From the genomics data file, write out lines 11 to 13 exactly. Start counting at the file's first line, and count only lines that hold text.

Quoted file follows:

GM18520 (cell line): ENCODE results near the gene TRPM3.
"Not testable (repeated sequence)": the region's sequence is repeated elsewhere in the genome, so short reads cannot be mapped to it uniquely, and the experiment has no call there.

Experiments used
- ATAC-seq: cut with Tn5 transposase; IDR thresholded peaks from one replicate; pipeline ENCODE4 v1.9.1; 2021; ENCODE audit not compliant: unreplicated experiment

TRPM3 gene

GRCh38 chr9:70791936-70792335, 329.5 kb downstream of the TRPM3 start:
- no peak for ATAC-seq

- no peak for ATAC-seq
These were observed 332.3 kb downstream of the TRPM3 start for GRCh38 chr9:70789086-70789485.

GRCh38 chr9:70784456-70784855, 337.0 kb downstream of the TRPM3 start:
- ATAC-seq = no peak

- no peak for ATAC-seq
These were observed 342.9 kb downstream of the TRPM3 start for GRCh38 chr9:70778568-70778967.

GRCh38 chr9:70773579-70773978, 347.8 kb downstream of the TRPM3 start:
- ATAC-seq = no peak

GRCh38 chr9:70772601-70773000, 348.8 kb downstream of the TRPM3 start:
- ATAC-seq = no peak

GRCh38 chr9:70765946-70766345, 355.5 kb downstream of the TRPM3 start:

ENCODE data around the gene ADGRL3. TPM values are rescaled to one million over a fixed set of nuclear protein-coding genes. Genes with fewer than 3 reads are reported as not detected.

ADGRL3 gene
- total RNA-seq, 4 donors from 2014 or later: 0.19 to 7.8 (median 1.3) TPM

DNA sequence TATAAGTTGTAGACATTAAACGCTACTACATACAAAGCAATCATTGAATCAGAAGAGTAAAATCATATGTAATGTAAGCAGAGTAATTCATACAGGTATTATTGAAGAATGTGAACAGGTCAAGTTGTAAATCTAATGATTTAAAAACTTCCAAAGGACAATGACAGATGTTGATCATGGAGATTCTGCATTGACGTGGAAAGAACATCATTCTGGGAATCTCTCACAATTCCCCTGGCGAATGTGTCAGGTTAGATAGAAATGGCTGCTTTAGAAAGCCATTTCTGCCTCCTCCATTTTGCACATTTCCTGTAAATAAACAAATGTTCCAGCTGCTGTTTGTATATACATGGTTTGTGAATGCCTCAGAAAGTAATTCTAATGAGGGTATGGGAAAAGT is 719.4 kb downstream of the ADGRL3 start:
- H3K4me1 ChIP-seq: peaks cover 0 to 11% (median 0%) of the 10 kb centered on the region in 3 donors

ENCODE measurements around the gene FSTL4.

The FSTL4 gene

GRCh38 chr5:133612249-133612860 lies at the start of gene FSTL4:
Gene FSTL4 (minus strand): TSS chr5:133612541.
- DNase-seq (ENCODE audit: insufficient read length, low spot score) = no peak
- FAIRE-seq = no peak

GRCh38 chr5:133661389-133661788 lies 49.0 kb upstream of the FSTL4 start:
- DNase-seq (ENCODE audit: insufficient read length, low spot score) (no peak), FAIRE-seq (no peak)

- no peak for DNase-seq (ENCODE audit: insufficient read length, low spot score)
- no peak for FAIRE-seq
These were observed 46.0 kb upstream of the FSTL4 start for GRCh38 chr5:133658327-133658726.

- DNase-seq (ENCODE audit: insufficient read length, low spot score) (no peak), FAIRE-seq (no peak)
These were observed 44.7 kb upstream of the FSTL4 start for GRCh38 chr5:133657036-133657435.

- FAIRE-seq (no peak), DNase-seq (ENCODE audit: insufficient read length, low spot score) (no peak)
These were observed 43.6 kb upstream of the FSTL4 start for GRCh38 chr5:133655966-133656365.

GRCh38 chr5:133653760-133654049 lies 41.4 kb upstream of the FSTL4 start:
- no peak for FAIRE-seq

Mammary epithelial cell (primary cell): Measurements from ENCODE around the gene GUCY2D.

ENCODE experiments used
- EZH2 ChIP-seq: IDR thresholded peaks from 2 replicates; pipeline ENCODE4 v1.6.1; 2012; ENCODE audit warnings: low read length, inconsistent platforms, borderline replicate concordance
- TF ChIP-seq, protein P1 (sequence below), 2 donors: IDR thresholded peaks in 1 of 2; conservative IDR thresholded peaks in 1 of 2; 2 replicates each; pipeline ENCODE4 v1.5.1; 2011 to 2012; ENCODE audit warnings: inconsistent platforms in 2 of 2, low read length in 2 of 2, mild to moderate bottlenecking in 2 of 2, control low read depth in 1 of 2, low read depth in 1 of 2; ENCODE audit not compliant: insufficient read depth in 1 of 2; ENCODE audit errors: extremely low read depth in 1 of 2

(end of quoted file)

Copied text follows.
- ATAC-seq = no peak

- no peak for ATAC-seq
These were observed 342.9 kb downstream of the TRPM3 start for GRCh38 chr9:70778568-70778967.